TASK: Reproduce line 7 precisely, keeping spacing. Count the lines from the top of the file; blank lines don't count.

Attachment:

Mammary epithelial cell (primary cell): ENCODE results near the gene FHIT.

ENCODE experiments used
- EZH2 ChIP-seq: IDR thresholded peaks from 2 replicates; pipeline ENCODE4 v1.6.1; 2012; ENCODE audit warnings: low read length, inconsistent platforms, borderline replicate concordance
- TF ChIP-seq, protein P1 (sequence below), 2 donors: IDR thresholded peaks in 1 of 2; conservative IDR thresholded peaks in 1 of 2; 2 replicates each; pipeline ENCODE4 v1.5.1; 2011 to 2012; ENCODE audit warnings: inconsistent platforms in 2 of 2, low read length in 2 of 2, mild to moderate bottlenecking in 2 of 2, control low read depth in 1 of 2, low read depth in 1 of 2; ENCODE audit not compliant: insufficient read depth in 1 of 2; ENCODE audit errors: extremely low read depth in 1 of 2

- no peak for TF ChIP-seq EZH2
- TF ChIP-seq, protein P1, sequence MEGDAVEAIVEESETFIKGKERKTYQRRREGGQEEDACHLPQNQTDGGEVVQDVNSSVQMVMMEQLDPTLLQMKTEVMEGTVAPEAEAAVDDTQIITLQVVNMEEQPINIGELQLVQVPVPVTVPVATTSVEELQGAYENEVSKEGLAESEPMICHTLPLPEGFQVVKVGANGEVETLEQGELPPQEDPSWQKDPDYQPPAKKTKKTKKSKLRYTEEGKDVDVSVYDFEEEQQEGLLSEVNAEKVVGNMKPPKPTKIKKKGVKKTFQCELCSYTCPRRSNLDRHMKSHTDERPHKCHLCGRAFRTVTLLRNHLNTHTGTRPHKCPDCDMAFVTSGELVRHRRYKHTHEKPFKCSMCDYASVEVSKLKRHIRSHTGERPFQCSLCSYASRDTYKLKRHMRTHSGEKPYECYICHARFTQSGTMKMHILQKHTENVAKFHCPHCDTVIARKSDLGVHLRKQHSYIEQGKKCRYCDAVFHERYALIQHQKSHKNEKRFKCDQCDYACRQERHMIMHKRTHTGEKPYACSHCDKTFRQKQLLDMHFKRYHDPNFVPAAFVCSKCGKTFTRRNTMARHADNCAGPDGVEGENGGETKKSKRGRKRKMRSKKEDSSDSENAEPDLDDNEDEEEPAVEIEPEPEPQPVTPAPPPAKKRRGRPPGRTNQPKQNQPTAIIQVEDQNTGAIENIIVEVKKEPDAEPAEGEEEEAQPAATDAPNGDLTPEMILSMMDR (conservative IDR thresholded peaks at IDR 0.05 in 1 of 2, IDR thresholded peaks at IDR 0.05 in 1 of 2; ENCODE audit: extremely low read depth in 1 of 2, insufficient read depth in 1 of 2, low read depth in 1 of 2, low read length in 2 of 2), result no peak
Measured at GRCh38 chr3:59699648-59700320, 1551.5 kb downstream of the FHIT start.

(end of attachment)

Measured at GRCh38 chr3:59699648-59700320, 1551.5 kb downstream of the FHIT start.